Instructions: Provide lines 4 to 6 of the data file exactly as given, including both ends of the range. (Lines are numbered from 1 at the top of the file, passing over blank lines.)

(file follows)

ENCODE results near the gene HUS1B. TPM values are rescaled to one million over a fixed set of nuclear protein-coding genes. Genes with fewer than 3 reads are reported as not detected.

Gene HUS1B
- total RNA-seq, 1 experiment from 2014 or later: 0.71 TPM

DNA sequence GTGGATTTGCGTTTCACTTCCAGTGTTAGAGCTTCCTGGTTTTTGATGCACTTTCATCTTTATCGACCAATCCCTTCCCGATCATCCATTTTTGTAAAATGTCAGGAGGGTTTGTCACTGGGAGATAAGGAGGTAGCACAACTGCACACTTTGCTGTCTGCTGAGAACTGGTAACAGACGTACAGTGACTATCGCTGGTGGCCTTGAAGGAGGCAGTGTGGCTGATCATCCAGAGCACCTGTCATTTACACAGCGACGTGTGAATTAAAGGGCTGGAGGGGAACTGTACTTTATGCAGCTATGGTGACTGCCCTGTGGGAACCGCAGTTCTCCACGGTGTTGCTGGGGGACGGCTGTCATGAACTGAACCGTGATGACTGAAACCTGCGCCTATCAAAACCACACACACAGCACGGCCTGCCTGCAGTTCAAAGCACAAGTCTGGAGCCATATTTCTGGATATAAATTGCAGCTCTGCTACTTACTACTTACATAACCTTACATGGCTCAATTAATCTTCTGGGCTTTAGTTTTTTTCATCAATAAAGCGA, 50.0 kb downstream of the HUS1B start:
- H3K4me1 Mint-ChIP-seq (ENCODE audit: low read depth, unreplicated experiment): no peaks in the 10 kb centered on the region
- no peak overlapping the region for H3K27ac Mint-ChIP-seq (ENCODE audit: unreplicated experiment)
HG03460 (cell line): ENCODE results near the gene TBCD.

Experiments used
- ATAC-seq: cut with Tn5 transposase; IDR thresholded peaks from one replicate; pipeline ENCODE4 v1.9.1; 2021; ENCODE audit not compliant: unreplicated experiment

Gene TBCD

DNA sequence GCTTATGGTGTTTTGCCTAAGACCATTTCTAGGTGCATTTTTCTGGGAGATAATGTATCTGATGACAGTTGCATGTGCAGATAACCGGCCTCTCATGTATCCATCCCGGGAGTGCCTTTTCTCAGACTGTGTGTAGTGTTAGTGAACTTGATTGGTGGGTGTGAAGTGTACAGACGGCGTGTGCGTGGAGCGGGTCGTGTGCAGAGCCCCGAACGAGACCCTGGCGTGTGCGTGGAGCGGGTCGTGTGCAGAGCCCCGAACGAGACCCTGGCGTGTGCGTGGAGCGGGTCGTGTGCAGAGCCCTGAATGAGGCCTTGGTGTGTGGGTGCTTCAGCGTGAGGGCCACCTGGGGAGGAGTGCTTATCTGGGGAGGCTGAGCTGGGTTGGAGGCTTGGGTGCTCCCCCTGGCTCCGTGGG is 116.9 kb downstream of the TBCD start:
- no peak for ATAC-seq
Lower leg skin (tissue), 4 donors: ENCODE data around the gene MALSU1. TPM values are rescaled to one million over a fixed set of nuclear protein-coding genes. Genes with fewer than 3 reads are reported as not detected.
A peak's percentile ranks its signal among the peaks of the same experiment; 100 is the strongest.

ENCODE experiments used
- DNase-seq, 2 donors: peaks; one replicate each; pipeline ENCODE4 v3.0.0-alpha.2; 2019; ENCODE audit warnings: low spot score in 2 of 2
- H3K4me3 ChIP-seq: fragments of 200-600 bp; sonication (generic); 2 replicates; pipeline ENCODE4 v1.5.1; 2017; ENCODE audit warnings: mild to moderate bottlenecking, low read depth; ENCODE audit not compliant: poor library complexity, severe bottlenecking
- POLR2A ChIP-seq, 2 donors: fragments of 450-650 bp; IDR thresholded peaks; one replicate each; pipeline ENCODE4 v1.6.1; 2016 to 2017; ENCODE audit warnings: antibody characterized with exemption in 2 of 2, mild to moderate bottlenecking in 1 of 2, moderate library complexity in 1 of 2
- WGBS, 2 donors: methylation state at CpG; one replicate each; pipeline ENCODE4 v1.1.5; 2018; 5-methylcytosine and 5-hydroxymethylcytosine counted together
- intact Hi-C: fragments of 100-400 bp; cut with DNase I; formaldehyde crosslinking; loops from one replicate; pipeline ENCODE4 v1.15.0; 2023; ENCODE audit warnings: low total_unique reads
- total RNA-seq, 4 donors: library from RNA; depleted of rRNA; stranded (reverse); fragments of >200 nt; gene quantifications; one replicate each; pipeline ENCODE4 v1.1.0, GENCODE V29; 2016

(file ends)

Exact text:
DNA sequence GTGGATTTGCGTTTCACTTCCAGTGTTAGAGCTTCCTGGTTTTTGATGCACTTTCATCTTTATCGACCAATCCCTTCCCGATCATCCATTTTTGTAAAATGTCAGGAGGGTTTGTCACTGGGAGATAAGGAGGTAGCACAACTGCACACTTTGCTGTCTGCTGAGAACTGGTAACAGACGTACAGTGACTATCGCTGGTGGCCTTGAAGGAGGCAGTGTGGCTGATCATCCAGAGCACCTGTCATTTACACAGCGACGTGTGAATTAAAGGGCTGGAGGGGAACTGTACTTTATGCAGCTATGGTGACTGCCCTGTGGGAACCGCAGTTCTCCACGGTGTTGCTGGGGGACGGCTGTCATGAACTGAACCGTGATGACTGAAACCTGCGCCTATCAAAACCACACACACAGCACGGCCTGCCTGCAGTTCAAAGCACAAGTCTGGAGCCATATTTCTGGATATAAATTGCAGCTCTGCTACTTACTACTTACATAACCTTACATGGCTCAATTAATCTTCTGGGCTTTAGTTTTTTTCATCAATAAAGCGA, 50.0 kb downstream of the HUS1B start:
- H3K4me1 Mint-ChIP-seq (ENCODE audit: low read depth, unreplicated experiment): no peaks in the 10 kb centered on the region
- no peak overlapping the region for H3K27ac Mint-ChIP-seq (ENCODE audit: unreplicated experiment)